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Cricket ball-sized tumour occupying 60% of heart, successfully removed from 48-year-old patient at Fortis Noida

Date : May 08, 2017

Doctors at Fortis Noida recently performed a rare lifesaving, complex and extremely intensive surgery on a 48-year-old patient to remove a large tumour measuring 7 x 8 cms-sq. The tumour, which was similar to a cricket ball, occupied close to 60% of the heart. The team at Fortis Noida which performed this complex surgery was led by Dr Vaibhav Mishra, Senior Consultant, Cardio Thoracic & Vascular Surgery, Fortis Hospital, Noida.

The patient, Poonam, 48 years, a resident of Ghaziabad, suffered from sudden breathlessness and wheezing while her heart beat became fast and erratic. She was rushed to a nearby hospital in Ghaziabad where it was discovered that her heart function (ejection fraction) was only 25 %.  The tumour, also known as Myxoma, was quite big for the heart, which measures only about 12 x 8 cms-sq. It had occupied one entire chamber of the heart (close to 60%), obstructing the flow of blood. It was very likely that in this state, the patient could have suffered from sudden cardiac death or congestive cardiac failure.  

The tumour was mounting enormous pressure on the neighbouring chamber and hindered the flow of blood which led to grossly abnormal liver functions. The tumour was also very friable and could have broken apart lodging itself into the brain which could have caused a stroke. In a nutshell, considering that our heart is just about the size of our fist, the tumour was large enough to damage the heart and surrounding organs.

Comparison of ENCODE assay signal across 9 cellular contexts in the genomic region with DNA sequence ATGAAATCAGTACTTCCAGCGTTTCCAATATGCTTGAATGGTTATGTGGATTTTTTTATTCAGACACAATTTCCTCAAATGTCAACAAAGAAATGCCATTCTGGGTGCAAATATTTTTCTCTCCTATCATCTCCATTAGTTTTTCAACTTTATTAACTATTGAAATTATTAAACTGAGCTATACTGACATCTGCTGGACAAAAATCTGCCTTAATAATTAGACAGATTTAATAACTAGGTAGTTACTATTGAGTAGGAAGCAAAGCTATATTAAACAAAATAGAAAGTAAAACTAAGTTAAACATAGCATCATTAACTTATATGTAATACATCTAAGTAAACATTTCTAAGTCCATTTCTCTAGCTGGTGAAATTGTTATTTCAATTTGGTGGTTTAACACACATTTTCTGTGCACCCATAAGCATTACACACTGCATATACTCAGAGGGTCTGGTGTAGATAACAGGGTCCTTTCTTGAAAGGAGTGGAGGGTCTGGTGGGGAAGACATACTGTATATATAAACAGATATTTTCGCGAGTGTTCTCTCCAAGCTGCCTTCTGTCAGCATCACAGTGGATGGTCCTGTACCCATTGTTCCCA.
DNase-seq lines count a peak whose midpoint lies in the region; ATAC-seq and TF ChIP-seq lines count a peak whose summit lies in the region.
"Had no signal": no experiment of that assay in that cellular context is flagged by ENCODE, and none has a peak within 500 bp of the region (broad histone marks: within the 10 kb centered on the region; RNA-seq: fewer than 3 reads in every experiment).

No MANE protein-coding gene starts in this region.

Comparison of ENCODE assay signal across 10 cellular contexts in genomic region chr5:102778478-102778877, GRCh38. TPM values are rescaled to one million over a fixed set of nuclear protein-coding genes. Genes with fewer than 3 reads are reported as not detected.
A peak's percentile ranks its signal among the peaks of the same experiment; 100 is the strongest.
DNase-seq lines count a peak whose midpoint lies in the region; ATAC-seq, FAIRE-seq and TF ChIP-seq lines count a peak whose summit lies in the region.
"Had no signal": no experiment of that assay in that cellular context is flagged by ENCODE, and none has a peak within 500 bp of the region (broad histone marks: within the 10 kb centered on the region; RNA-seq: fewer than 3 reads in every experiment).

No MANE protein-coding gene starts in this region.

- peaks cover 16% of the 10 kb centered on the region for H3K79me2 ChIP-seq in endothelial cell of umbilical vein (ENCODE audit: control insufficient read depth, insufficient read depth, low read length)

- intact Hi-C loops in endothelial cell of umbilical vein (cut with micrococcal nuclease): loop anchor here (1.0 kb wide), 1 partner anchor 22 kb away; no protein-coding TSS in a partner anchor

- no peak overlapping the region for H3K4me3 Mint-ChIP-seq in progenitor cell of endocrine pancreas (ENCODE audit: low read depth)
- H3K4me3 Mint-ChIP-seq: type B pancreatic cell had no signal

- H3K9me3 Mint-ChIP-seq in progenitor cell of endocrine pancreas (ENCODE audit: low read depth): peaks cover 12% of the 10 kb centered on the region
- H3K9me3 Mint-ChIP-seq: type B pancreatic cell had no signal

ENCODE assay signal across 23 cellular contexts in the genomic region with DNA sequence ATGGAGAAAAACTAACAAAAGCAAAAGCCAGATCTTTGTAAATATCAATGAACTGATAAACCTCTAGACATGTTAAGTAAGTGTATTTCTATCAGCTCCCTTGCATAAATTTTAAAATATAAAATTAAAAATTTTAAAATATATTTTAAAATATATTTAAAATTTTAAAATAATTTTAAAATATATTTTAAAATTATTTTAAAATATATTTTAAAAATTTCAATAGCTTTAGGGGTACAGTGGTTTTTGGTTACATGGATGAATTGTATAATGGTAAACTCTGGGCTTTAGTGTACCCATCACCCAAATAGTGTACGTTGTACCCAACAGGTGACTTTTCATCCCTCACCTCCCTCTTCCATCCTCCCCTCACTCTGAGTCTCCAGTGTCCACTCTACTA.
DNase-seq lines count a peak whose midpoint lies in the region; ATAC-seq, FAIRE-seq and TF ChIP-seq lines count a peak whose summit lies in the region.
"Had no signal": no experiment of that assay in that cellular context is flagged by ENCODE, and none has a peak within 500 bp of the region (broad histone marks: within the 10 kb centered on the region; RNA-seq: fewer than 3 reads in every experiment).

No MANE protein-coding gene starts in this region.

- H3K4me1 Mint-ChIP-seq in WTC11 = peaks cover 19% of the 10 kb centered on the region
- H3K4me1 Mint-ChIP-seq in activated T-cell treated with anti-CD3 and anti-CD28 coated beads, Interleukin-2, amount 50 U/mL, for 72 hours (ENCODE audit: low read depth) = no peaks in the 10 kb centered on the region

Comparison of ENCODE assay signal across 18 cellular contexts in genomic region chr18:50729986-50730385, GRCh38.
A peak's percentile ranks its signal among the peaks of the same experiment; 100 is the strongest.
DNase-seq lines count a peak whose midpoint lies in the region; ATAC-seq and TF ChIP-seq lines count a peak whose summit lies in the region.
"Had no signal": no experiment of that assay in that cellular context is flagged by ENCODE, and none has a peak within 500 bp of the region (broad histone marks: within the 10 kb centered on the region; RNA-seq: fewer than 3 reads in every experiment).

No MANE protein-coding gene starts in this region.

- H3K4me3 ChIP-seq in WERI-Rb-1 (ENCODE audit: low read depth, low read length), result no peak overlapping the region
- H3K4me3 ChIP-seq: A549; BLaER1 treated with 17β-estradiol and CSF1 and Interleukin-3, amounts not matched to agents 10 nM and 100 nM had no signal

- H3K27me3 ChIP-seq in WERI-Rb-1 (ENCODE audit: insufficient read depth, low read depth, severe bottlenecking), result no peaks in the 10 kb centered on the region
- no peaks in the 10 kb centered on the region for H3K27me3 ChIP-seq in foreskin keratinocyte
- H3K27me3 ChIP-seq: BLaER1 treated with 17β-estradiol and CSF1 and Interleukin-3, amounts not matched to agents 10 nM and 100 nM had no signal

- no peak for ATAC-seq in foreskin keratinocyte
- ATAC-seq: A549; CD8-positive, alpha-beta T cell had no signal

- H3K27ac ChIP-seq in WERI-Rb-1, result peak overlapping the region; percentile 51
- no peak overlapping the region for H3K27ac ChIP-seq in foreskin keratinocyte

Dr. Vaibhav Mishra, Senior Consultant, Department of Cardiothoracic and Vascular Surgery, Fortis Hospital, Noida said, “The surgical procedure itself was tremendously challenging because of the sheer size of tumour within the heart chamber. Since it was also compressing the major structures, it became difficult to establish a cardio pulmonary bypass and stop the heart. However, we were able to remove the tumour completely from the heart and the patent made an uneventful and gratifying recovery, leaving the hospital in 6 days. Her heart function also increased and was nearly normal by the time she was discharged.”

Dr. Kousar A Shah, Zonal Director, Fortis Hospital, Noida said, “While we have piloted several complex surgeries in the past, this case could have been a lost cause when the patient reached us. I had full faith in the team and knew that they would carefully craft a method through which they could approach the problem and find the solution. They put in a herculean effort and were sensitive and intricate in their execution, aided by state of the art technology, infrastructure, trained, resourceful and skilled manpower.”

According to the Johns Hopkins School of Medicine, primary tumors are those that originate in the heart and are rare, occurring in one out of 2,000 people, occur in the age group 20-50. Tumors that originate in another part of the body and then spread to the heart are called secondary tumors. A noncancerous primary heart tumor (myxoma) usually develops in the left upper chamber (atrium) of the heart and tends to be more common among women. The symptoms of myxoma are usually that of any other cardiac disease - shortness of breath, palpitations, abnormal heart rhythm or sometimes, stroke. Surgery is the only treatment and when done in early stages, it is quite straightforward, but as the size increases the operation becomes technically demanding and risky.

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